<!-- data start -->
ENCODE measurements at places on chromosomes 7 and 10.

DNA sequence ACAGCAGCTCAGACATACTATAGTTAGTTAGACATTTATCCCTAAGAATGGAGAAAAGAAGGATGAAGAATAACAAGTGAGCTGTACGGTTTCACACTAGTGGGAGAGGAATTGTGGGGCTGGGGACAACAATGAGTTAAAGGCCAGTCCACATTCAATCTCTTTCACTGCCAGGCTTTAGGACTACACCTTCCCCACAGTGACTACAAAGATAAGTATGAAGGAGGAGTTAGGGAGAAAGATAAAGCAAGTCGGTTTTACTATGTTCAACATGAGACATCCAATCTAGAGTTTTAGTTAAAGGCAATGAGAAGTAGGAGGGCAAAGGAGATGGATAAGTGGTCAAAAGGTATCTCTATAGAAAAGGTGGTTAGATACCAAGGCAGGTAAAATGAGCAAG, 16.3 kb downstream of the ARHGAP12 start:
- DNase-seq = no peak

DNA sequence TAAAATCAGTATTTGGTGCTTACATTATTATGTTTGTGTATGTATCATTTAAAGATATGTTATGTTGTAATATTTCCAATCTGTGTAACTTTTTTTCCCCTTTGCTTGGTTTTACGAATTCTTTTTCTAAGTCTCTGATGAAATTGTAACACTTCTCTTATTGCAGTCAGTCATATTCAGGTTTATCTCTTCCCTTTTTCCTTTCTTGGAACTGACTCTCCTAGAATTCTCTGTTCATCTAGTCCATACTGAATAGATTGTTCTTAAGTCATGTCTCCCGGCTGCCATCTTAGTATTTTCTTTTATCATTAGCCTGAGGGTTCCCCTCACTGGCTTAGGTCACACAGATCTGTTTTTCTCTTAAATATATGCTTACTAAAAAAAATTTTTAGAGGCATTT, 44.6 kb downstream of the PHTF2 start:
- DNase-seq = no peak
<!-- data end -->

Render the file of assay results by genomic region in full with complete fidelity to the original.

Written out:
ENCODE measurements at places on chromosomes 7 and 10.

DNA sequence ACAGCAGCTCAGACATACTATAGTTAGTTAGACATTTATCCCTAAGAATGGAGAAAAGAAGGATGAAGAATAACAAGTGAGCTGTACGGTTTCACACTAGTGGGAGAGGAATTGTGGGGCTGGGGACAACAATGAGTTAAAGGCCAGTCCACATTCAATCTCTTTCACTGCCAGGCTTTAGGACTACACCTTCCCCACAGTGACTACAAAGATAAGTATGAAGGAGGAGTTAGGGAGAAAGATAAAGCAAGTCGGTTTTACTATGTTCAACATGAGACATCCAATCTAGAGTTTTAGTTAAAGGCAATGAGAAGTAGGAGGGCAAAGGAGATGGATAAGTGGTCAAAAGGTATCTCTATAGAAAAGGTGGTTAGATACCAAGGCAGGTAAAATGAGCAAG, 16.3 kb downstream of the ARHGAP12 start:
- DNase-seq = no peak

DNA sequence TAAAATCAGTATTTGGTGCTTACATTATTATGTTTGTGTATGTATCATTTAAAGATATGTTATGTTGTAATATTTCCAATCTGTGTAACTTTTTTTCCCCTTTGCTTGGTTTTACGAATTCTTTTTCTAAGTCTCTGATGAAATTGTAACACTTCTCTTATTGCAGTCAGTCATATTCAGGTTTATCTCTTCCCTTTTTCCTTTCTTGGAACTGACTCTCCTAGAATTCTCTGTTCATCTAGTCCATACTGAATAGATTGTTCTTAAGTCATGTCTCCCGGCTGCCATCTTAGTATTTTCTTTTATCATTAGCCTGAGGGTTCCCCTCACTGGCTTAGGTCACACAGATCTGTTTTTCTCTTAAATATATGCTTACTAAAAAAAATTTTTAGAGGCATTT, 44.6 kb downstream of the PHTF2 start:
- DNase-seq = no peak